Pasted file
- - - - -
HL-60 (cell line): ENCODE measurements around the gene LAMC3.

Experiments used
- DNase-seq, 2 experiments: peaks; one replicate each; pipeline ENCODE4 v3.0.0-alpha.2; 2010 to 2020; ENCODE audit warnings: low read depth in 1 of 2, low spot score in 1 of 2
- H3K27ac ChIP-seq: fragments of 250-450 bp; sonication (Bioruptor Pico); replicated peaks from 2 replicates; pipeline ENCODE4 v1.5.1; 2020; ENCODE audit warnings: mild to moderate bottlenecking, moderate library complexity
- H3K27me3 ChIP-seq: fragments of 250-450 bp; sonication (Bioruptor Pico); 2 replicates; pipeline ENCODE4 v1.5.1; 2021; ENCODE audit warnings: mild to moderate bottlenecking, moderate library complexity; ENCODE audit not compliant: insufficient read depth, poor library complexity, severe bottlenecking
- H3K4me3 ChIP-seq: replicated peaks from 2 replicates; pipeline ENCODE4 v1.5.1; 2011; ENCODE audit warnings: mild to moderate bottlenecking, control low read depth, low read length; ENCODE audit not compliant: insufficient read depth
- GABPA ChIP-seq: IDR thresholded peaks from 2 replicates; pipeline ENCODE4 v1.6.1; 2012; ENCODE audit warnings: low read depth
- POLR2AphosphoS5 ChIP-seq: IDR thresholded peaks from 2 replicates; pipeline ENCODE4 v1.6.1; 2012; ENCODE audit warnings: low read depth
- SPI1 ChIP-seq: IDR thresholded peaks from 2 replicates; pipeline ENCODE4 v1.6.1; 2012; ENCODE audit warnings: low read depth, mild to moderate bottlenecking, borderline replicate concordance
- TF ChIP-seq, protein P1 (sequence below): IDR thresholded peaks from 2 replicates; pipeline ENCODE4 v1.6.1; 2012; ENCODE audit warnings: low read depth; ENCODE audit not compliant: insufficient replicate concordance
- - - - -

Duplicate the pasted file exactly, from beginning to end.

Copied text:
HL-60 (cell line): ENCODE measurements around the gene LAMC3.

Experiments used
- DNase-seq, 2 experiments: peaks; one replicate each; pipeline ENCODE4 v3.0.0-alpha.2; 2010 to 2020; ENCODE audit warnings: low read depth in 1 of 2, low spot score in 1 of 2
- H3K27ac ChIP-seq: fragments of 250-450 bp; sonication (Bioruptor Pico); replicated peaks from 2 replicates; pipeline ENCODE4 v1.5.1; 2020; ENCODE audit warnings: mild to moderate bottlenecking, moderate library complexity
- H3K27me3 ChIP-seq: fragments of 250-450 bp; sonication (Bioruptor Pico); 2 replicates; pipeline ENCODE4 v1.5.1; 2021; ENCODE audit warnings: mild to moderate bottlenecking, moderate library complexity; ENCODE audit not compliant: insufficient read depth, poor library complexity, severe bottlenecking
- H3K4me3 ChIP-seq: replicated peaks from 2 replicates; pipeline ENCODE4 v1.5.1; 2011; ENCODE audit warnings: mild to moderate bottlenecking, control low read depth, low read length; ENCODE audit not compliant: insufficient read depth
- GABPA ChIP-seq: IDR thresholded peaks from 2 replicates; pipeline ENCODE4 v1.6.1; 2012; ENCODE audit warnings: low read depth
- POLR2AphosphoS5 ChIP-seq: IDR thresholded peaks from 2 replicates; pipeline ENCODE4 v1.6.1; 2012; ENCODE audit warnings: low read depth
- SPI1 ChIP-seq: IDR thresholded peaks from 2 replicates; pipeline ENCODE4 v1.6.1; 2012; ENCODE audit warnings: low read depth, mild to moderate bottlenecking, borderline replicate concordance
- TF ChIP-seq, protein P1 (sequence below): IDR thresholded peaks from 2 replicates; pipeline ENCODE4 v1.6.1; 2012; ENCODE audit warnings: low read depth; ENCODE audit not compliant: insufficient replicate concordance